The Madness is Spreading!

When I first started attending and working with TIFF back in 2002, Midnight Madness was pretty much known as the darkened corner of the Festival, the miscreant programme that featured the types of films that the other programmes wouldn’t touch.

Since then, the monster factory has brought us directors like Johnnie To, who graced the Midnight Madness screen in 2000 and 2001 with The Mission and Full Time Killer respectively. This year, To’s Office is a part of the prestigious Special Presentations programme, and this action-musical hybrid set among cubicles in an office definitely brings a little Midnight flavour with it.

With Midnight curator Colin Geddes taking the reins of the Vanguard programme, many Midnight directors jump back and forth between the two with ease - exposing their often gory and extreme visions to an audience that may not be so inclined to stay up to the wee hours. Filmmakers like Alex De La Iglesia (My Great Night, 2015) and Takeshi Miike (Over Your Dead Body, 2014), both Midnight Madness mainstays, have had films in Vanguard in the last couple of years - along with Fabrice Du Welz, Mark Hartley and others.

One of the biggest ‘graduations’ from the Midnight programme this year has to be Sarah Silverman, whose 2005 comedy Jesus Is Magic wowed the Ryerson audience for her big TIFF debut.  Since then, Silverman has become an unlikely supporting and leading actor in more serious fare--namely, 2011’s Take This Waltz and this year’s I Smile Back.

And of course, Ben Wheatley, whose organic move through TIFF started with Midnight Madness in 2011 with Kill List, continued through Vanguard in 2012 with Sightseers, brings High Rise to the Platform programme this year. Platform is a juried programme that aims to spotlight and award films from lesser-known directors (though he's already well-known to us Midnighters)--similar to the prizes awarded in Cannes or Berlin. High Rise will compete with 11 other films for the Platform award, and recognition and a big bag of cash that comes with it.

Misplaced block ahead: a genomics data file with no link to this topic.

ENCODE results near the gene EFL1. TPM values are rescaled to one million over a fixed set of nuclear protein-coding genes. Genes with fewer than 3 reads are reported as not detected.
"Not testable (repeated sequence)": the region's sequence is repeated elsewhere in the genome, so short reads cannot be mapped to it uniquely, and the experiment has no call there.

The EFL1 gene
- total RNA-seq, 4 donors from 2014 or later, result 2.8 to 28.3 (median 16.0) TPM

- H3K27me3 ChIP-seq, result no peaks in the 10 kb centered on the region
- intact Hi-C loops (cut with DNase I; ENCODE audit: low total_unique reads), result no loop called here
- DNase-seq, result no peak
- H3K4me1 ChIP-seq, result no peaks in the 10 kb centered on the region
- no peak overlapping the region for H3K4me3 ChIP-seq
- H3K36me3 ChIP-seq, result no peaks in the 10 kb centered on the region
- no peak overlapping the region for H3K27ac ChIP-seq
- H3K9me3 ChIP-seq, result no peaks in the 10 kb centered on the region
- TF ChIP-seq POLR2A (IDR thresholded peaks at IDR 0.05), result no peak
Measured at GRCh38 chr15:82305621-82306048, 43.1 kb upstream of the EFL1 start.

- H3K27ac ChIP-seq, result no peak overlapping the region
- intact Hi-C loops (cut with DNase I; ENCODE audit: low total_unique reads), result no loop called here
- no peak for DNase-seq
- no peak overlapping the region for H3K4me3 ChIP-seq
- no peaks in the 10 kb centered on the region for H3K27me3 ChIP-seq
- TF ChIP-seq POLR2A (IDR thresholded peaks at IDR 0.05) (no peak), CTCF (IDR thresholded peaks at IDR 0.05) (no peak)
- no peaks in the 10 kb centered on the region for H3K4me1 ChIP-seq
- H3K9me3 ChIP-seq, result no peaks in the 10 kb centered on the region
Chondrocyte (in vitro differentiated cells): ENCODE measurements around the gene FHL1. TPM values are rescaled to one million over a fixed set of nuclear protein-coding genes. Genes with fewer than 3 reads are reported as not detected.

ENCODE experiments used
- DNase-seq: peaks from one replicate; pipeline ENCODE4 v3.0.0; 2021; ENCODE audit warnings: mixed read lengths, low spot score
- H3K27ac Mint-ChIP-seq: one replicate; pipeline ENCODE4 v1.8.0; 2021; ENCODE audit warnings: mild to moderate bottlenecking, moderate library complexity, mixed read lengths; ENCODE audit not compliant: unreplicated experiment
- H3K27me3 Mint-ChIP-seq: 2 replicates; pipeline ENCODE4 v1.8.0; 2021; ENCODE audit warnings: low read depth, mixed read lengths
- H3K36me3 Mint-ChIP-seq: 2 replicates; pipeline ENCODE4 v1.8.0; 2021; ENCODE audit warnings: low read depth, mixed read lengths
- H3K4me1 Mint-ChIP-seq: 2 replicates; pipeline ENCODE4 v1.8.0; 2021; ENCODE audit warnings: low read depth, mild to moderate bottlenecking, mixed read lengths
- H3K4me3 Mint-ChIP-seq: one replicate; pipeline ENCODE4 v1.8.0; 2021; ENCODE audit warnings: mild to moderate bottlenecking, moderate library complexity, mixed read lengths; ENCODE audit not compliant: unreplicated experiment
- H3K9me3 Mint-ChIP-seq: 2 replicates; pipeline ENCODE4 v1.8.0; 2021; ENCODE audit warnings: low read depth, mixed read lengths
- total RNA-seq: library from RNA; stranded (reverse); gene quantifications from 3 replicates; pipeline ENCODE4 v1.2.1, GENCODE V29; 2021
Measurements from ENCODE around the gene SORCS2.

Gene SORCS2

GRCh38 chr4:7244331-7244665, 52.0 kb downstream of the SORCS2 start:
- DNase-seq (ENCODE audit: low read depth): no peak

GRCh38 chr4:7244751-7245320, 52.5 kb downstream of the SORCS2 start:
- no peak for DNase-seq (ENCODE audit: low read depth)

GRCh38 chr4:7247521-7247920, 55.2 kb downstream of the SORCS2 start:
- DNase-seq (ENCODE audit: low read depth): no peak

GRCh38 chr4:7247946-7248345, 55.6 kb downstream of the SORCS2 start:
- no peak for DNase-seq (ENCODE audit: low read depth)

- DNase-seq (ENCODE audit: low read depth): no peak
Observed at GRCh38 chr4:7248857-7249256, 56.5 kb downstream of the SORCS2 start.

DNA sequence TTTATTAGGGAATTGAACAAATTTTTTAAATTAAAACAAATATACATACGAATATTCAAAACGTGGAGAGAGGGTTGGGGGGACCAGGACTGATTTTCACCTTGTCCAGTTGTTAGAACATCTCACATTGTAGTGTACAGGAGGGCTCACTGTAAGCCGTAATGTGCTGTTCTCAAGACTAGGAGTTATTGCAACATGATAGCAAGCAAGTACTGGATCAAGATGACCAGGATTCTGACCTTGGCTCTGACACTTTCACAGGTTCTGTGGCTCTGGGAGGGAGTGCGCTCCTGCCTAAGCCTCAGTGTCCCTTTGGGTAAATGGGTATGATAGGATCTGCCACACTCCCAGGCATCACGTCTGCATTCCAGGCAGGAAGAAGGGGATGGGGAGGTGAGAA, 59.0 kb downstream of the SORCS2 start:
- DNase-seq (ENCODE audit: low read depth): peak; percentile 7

These examples are hardly the first filmmakers that have broken out from the Midnight programme - remember that Midnight Madness boasts early work from Richard Linklater (Dazed and Confused, 1993), Peter Jackson (Braindead, 1992), and so many others. But there is a palpable tectonic shift in the sorts of films that are being programmed elsewhere in the Festival, with sci-fi, horror, and the downright surreal taking high-profile spots in the more mainstream programmes. It also means that the filmmakers you're watching this year at Midnight Madness might one day be a Platform nominee, or maybe even a People's Choice winner. I, for, one, hope that the not-yet-announced A Talking Isopod?! will someday take TIFF's top prize.

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